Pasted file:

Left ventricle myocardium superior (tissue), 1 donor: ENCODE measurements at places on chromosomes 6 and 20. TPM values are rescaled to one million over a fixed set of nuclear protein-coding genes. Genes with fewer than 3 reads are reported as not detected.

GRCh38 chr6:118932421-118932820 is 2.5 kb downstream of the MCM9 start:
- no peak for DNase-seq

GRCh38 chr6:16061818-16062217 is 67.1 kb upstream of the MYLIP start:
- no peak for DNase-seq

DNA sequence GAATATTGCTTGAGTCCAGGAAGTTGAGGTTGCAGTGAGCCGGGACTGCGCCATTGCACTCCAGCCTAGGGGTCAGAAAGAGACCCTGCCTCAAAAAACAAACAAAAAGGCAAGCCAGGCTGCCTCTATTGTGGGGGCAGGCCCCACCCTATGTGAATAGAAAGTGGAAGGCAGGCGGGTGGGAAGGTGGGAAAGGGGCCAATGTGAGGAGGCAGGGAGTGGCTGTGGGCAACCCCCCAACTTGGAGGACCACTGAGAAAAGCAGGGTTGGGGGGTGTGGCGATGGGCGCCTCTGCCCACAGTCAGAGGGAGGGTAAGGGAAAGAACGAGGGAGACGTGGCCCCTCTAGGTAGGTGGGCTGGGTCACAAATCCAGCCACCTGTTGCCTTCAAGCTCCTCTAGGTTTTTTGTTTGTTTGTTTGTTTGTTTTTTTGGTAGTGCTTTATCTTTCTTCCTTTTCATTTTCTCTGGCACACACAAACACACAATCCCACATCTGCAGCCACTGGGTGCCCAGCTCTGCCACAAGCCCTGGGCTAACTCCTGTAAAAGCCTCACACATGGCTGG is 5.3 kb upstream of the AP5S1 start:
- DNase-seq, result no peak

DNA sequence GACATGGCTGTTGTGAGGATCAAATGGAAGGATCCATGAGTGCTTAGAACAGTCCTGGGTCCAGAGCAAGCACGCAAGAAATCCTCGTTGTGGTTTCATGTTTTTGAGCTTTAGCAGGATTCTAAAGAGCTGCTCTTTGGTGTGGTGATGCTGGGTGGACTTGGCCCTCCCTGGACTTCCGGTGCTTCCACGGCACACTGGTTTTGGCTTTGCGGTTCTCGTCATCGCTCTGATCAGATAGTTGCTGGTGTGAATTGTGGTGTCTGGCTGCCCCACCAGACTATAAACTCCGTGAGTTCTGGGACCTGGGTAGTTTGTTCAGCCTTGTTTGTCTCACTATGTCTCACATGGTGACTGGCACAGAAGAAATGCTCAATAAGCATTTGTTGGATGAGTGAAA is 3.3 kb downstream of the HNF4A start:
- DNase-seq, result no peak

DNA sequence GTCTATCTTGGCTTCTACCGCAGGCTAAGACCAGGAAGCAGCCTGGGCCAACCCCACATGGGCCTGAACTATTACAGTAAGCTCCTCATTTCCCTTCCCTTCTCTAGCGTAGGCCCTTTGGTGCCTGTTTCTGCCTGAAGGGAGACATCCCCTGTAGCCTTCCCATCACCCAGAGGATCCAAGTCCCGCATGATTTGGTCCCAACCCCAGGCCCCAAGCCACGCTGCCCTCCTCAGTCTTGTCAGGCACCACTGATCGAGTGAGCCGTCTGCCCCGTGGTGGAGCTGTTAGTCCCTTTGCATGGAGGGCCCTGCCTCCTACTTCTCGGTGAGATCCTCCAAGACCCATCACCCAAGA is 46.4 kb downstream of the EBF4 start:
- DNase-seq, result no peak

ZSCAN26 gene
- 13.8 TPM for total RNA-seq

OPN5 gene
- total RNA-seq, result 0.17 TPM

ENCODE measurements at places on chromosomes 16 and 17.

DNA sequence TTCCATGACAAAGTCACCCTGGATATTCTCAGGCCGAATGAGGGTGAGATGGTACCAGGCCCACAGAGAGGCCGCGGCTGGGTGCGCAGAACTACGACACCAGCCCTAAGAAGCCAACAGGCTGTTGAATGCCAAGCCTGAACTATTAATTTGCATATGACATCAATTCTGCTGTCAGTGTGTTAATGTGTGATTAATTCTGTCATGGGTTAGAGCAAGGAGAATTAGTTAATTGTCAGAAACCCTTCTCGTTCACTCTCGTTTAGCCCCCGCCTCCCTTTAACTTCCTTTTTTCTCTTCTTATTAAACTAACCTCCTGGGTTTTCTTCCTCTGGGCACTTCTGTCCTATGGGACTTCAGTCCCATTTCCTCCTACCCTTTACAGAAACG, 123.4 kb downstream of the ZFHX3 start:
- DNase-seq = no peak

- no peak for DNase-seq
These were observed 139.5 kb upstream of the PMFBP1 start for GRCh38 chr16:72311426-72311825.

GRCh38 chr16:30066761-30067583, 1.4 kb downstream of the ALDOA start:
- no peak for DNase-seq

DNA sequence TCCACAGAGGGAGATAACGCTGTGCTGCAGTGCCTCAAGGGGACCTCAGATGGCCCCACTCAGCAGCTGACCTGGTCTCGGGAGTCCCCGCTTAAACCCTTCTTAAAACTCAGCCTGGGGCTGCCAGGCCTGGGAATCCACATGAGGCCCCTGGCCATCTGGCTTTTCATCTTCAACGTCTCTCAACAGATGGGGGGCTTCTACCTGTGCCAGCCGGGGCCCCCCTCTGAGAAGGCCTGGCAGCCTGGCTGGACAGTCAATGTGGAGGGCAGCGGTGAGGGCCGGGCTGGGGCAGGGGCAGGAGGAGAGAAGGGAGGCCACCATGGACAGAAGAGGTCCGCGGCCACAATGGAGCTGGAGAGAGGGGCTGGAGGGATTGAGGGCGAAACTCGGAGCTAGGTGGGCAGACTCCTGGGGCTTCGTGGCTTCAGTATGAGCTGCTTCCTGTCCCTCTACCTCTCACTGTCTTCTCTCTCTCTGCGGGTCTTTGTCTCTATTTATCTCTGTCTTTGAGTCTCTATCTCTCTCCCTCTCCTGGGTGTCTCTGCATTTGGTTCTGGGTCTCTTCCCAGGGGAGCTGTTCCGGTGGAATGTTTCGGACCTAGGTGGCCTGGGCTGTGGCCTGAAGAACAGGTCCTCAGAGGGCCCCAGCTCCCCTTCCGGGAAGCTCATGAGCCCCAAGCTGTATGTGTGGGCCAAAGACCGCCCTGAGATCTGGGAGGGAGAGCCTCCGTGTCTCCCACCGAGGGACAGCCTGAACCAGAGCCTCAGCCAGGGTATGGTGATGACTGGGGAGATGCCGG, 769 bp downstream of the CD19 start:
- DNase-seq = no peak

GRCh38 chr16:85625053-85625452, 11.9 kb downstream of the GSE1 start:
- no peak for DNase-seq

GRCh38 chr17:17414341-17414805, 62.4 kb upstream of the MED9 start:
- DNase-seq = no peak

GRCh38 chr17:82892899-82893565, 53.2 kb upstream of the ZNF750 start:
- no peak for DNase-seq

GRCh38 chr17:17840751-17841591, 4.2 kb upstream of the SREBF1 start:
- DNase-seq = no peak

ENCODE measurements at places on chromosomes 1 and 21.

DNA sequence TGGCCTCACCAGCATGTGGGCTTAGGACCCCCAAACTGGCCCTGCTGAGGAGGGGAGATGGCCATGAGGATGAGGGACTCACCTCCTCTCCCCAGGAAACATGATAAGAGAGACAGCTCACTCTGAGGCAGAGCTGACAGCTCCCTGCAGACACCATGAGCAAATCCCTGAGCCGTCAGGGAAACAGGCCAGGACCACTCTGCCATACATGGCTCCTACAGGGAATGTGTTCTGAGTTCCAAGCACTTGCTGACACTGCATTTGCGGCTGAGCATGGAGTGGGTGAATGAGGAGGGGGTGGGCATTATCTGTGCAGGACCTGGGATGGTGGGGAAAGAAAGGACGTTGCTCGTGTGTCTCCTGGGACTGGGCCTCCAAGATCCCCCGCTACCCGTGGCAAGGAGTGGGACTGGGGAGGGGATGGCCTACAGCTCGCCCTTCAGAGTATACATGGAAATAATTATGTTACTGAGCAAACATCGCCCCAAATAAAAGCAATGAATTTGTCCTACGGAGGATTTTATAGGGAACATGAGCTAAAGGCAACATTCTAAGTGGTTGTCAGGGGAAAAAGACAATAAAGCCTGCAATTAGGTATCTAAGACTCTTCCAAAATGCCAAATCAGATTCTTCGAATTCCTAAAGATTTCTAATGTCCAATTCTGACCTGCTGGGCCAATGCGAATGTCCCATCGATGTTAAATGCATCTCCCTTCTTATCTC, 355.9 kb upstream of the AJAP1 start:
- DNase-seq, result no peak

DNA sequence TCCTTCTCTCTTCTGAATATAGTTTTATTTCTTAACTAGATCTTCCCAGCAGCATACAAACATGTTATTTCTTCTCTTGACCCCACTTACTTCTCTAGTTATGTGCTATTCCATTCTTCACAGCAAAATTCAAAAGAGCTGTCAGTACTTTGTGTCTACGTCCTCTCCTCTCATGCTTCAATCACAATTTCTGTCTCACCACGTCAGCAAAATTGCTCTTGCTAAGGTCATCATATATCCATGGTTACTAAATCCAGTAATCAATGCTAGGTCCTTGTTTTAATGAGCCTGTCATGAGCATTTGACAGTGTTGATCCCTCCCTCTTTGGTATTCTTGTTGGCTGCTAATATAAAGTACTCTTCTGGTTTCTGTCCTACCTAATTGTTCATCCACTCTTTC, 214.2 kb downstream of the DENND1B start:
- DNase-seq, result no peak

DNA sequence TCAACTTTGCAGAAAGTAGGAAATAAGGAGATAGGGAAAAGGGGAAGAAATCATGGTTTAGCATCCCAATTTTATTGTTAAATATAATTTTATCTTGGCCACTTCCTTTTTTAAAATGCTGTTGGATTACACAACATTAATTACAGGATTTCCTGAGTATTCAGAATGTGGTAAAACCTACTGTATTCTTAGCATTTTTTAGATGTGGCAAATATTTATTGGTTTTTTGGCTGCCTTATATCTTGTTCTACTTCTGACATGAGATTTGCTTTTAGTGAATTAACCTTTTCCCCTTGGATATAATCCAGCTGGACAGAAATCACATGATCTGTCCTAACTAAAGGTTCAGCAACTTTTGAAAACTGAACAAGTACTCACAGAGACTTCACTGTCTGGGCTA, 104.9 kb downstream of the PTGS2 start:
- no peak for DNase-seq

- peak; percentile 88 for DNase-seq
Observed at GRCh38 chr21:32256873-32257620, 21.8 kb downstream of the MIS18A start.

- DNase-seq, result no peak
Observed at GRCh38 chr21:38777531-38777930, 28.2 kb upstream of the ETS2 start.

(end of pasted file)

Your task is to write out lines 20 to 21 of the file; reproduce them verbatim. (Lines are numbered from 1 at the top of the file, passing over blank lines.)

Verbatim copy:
These were observed 139.5 kb upstream of the PMFBP1 start for GRCh38 chr16:72311426-72311825.

GRCh38 chr16:30066761-30067583, 1.4 kb downstream of the ALDOA start: